Clarity and Workplace Empathy

Posted on 21st March 2017


Welcome to the Business Empathy Forum and thank you for your visit. In this post I would like to refer you to an on-line article that ran recently in Forbes magazine. Entitled ’11 Ways Leaders Can Develop Empathy’, it contains among various helpful tips a reminder of the subtle role that clarity and precise communication can play in building empathy in the workplace.

Making the Effort to Be Clear

In the article, co-author Ascanio Pignatelli explains why clarifying questions and statements can be so important in strengthening workplace relationships: “Leaders can develop empathy by making it a habit to consciously focus on exactly what the people they’re engaging with might be thinking and feeling in any given situation. Clarifying questions and statements are key to making others feel heard. Some companies are doing a great job helping their leaders become more emotionally intelligent. However, most aren’t and are missing a huge opportunity.”

I was delighted to find a quote about clarity in the context of empathy, because I almost never see or hear this approach: for example, I always encourage clients to paraphrase and ask clarifying questions when working to understand client needs, or when working in the ‘discovery’ phase of an innovation effort. But Pignatelli does us a service by reminding us that this salutary habit of seeking greater precision and understanding through questions and statements can make us more empathic as well.
How exactly might this work? Imagine that you and I are having a conversation and you are telling me about a challenge that you are facing. One listening approach that I could take would be to listen attentively, say ‘That’s interesting!’ from time to time, and perhaps ask you a question or two. You would probably feel that I am listening fairly well, particularly if my questions were relevant and well timed. So far, so good.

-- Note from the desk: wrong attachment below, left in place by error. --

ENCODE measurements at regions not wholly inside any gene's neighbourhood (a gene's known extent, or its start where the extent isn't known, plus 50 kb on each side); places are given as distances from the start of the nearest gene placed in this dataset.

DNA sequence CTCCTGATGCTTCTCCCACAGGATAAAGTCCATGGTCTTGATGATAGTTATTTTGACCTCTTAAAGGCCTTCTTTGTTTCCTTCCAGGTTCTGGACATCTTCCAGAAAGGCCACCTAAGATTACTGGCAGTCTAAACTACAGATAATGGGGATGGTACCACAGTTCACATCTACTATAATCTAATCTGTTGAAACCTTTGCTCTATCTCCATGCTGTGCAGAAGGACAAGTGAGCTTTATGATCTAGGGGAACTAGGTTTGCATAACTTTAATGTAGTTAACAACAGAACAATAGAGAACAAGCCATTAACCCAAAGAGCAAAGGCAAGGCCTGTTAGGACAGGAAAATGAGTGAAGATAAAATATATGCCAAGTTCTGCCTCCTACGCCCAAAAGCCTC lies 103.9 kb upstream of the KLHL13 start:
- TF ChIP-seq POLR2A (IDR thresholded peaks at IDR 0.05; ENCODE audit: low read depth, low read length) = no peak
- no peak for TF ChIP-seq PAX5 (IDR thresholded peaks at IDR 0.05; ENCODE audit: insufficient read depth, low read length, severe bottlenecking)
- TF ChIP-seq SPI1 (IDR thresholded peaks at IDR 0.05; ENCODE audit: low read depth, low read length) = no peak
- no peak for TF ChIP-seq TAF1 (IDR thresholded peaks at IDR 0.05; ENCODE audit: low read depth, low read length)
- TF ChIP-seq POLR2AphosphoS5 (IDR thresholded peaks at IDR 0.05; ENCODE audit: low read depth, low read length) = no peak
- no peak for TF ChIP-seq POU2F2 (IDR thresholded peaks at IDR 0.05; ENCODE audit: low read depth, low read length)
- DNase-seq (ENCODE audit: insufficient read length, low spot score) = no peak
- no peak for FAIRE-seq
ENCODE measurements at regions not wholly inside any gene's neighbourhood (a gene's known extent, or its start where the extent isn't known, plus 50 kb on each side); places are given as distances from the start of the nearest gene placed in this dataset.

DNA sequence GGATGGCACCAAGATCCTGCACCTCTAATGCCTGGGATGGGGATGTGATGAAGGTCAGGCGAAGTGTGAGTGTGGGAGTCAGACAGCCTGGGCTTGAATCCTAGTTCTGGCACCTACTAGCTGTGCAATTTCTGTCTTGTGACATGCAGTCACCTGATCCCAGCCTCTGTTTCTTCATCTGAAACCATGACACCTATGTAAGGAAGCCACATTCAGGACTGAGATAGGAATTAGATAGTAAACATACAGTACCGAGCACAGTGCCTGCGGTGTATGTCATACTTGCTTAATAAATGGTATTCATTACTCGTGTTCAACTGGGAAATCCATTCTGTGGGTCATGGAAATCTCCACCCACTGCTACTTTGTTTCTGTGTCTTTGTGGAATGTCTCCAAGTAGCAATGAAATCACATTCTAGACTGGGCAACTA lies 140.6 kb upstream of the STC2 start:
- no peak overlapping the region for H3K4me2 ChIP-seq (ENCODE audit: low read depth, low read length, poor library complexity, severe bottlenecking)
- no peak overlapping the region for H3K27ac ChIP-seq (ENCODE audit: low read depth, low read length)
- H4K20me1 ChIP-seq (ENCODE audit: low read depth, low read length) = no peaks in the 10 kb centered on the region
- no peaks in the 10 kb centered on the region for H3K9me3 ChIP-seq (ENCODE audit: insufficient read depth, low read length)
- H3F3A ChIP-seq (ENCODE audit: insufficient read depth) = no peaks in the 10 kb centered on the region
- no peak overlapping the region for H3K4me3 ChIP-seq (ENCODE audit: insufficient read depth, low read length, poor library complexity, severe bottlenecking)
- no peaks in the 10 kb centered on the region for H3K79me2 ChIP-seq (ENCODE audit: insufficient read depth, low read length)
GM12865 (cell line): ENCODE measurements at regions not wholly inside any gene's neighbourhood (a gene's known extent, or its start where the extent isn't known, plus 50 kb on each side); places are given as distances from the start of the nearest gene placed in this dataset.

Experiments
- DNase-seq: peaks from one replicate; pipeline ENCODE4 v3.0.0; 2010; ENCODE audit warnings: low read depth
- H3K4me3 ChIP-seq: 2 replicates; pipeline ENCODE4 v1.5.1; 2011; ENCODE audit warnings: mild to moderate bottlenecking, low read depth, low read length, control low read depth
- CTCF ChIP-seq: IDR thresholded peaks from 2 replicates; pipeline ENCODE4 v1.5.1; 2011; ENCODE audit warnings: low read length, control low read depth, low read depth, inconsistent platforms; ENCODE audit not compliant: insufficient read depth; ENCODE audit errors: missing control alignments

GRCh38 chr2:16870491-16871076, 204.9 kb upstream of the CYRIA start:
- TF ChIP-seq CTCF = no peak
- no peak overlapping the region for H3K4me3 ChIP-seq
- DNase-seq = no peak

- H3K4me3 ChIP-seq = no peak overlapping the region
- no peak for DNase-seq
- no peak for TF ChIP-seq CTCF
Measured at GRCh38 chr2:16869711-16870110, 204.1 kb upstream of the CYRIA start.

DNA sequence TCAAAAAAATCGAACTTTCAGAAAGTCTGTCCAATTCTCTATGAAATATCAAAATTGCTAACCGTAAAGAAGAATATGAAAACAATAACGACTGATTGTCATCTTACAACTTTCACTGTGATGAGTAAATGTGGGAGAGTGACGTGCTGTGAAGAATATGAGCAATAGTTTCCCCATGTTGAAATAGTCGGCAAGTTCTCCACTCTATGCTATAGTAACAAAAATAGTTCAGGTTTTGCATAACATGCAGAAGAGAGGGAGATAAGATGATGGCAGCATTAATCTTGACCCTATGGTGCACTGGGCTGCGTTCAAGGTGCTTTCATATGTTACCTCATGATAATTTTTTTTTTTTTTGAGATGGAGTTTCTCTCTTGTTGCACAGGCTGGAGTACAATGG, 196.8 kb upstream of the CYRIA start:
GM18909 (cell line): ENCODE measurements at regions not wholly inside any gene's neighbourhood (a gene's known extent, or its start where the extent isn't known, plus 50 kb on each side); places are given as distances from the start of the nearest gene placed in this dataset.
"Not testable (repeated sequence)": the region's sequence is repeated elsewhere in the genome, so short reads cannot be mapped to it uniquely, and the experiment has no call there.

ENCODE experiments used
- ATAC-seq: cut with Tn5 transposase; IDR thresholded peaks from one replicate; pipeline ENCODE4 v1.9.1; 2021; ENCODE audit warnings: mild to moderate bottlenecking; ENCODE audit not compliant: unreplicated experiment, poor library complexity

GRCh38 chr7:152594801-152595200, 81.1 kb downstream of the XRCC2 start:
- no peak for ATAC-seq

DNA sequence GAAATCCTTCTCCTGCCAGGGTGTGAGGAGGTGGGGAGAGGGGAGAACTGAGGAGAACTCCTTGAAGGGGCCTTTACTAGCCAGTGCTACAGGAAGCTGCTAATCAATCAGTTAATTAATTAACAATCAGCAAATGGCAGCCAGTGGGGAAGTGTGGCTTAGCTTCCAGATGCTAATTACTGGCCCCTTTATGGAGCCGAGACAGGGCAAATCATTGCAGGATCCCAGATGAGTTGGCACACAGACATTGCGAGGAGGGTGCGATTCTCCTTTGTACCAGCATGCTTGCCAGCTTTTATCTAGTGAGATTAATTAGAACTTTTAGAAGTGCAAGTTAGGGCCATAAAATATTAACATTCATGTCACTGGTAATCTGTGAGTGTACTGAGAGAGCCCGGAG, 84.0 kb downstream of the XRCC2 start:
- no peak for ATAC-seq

But imagine the following: after several minutes of your narration I could say, ‘Before you go on, let me make sure that I’ve understood you correctly. You said that you are facing obstacle A, surprise G and then decision K. Is that correct?’ What kind of impression will this make on you? You will probably think, ‘Wow, Mark really is listening.’ Or you may spot a mistake in my understanding and say, ‘Well, not exactly: it is actually surprise D, not G.’ Regardless, I will come away from that exchange with a better understanding of your challenge, and you will probably come away with the sense that I am truly listening and trying to empathize with you. These are generally good things, in terms of empathy and in terms of productivity as well.

Making the effort to listen and speak with greater precision can support our efforts to be more empathic at work. All of us want to be heard, and a simple step in that direction is to make a greater effort to be clear.

Good luck, and until next time…